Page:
Samuel Pufendorf (1632–1694) was one of the most important figures in early-modern political thought. An exact contemporary of Locke and Spinoza, he transformed the natural law theories of Grotius and Hobbes, developed striking ideas of toleration and of the relationship between church and state, and wrote extensive political histories and analyses of the constitution of the German empire.

Edmund Bohun (1645–1699) was an English press license official and political writer who ended up as chief justice of South Carolina.

Michael J. Seidler is Professor of Philosophy at Western Kentucky University.

Knud Haakonssen is Professor of Intellectual History at the University of Sussex, England.

The Principles of Ethics Cover

Access Restricted This search result is for a Book

The Principles of Ethics

In Two Volumes

Herbert Spencer

Spencer provides us with an intellectual adventure rarely matched, especially in our own epoch.

—From the Introduction

Though almost forgotten today, Herbert Spencer ranks as one of the foremost individualist philosophers. His influence in the latter half of the nineteenth century was immense.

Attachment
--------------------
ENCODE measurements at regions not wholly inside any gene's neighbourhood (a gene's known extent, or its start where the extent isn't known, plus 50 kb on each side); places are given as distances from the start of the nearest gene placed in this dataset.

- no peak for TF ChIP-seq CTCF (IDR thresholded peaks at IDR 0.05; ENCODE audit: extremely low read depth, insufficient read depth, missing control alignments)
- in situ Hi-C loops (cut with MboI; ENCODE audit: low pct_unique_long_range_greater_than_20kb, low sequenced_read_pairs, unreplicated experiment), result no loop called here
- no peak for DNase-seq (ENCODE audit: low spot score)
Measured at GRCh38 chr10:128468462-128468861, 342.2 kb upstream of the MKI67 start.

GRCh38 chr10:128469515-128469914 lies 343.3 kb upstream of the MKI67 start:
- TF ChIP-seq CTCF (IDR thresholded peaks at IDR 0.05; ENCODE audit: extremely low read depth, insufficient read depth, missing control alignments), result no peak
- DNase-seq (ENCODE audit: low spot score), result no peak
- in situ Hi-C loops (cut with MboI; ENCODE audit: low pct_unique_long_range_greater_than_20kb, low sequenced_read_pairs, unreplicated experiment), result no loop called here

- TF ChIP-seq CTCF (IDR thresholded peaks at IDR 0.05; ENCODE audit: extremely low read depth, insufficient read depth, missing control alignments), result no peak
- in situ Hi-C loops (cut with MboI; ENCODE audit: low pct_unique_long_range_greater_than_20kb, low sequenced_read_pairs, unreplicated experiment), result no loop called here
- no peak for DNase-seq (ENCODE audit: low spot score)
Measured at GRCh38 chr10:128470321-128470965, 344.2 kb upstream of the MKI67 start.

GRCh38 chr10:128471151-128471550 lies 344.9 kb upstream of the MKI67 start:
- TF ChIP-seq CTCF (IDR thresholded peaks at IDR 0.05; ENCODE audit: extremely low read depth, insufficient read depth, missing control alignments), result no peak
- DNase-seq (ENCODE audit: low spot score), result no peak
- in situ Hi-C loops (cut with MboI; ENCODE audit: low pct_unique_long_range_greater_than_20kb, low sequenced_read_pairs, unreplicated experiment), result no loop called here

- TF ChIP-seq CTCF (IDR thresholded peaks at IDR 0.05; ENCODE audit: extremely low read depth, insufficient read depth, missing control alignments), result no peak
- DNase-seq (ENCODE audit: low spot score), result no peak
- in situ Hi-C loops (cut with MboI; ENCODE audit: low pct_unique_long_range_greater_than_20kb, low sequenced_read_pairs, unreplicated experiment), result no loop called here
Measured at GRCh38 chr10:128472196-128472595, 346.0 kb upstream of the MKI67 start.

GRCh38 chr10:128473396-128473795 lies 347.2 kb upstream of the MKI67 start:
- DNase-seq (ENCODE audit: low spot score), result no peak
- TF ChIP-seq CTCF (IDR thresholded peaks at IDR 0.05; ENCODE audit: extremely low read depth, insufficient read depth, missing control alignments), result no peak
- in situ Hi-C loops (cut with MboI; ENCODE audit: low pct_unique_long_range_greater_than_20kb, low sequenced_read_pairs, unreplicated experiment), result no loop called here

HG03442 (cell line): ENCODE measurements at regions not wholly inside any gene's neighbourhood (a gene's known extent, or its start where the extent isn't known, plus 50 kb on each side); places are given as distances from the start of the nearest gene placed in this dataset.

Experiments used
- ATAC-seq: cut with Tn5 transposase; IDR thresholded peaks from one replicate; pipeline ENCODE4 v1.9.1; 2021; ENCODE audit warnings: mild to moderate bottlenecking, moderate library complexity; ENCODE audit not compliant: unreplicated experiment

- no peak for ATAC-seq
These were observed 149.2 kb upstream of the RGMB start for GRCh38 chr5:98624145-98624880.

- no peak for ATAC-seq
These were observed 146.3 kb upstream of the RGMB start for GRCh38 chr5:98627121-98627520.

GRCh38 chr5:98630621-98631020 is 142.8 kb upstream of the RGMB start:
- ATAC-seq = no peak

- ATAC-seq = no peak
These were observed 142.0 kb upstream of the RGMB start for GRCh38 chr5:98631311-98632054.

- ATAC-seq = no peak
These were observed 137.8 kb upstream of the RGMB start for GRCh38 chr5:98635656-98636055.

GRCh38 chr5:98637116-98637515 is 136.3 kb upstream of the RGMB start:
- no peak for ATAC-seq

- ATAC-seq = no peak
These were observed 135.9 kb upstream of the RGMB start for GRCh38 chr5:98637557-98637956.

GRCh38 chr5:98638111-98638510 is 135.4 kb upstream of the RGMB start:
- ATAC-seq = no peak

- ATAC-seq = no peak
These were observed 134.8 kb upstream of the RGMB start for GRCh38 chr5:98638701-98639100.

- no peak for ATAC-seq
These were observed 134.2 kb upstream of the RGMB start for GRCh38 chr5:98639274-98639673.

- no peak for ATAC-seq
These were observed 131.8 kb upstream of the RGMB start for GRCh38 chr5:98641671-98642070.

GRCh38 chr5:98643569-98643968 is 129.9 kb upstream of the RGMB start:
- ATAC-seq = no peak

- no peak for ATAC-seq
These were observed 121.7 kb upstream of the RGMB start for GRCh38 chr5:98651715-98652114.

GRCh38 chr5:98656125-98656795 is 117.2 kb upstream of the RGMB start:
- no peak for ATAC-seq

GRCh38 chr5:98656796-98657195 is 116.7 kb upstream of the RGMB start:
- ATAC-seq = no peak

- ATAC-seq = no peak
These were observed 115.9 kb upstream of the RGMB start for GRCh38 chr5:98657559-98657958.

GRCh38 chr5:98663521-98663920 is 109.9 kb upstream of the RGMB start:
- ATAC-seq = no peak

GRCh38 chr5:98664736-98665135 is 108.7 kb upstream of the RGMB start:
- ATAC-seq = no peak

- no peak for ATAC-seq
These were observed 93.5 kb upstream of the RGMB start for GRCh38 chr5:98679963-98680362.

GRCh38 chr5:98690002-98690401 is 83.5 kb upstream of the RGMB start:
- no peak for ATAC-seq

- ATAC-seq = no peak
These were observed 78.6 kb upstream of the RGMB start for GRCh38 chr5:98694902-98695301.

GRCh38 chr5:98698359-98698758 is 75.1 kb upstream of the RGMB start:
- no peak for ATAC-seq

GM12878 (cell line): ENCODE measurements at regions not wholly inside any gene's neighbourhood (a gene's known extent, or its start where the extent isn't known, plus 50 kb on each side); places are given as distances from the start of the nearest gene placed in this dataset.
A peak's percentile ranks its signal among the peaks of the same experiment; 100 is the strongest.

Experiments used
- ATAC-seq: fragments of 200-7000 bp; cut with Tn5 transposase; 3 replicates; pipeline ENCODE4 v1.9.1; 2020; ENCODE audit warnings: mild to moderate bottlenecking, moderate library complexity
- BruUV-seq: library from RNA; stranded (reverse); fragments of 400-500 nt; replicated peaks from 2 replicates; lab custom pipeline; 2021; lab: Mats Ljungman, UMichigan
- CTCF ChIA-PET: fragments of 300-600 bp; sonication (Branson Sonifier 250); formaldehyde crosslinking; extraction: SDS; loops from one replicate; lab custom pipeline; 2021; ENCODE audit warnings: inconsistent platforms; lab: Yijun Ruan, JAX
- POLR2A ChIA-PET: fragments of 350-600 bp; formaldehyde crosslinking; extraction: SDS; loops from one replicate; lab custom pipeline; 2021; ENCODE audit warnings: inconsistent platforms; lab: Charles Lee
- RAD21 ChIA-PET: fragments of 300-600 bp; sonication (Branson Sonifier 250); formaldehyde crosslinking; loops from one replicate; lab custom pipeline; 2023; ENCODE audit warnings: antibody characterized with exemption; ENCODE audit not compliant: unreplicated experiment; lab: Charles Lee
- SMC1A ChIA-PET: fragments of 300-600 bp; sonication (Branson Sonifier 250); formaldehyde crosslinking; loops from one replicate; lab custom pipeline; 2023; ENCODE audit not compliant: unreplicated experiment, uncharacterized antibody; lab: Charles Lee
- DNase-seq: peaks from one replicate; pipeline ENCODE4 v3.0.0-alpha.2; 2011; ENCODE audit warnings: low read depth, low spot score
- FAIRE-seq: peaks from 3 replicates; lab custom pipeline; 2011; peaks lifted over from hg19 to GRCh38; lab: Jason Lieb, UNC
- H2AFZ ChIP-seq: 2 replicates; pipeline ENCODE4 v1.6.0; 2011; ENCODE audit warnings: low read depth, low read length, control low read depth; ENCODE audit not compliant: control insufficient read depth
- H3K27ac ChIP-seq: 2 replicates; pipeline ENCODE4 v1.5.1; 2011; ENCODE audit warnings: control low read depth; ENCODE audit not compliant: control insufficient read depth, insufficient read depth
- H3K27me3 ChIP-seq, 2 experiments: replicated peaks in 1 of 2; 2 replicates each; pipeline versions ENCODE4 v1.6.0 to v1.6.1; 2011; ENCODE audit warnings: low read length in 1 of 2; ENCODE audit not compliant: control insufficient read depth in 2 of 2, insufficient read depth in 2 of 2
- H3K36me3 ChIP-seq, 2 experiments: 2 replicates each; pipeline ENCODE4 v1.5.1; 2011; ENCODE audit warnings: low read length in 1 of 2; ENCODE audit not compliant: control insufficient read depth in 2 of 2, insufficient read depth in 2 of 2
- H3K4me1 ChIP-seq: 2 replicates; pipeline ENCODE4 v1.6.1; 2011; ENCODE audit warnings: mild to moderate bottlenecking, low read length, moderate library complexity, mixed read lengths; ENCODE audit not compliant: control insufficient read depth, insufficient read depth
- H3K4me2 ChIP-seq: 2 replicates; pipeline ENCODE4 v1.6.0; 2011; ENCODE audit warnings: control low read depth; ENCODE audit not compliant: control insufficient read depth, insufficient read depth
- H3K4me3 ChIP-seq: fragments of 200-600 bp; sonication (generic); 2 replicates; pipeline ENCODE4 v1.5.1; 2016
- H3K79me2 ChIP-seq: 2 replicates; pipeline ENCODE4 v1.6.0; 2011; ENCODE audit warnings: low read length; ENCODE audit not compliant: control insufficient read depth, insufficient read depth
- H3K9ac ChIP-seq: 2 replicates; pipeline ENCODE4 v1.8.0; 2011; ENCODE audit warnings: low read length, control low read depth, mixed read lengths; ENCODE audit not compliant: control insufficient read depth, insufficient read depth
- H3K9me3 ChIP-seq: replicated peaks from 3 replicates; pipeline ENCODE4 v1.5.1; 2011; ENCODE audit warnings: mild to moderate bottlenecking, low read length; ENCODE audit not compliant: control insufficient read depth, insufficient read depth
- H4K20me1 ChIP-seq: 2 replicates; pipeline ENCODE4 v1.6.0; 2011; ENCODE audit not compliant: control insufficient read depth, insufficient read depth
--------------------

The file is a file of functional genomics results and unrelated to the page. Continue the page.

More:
Spencer's name is usually linked with Darwin's, for it was he who penned the phrase, "survival of the fittest." Today in America he is most often admired for his trenchant essays in The Man Versus the State. But Spencer himself considered The Principles of Ethics to be his finest work. In the second volume, under "Justice," is his final statement on the role of the state. His formula for justice is summed up in these words: "Every man is free to do that which he wills, provided he infringes not the equal freedom of any other man."

previous PREV 7 8 9 10 11 12 13 NEXT next

Results 91-100 of 134

:
:

Return to Browse All on Project MUSE

Publishers

Liberty Fund

Content Type

  • (134)

Access

  • You have access to this content
  • Free sample
  • Open Access
  • Restricted Access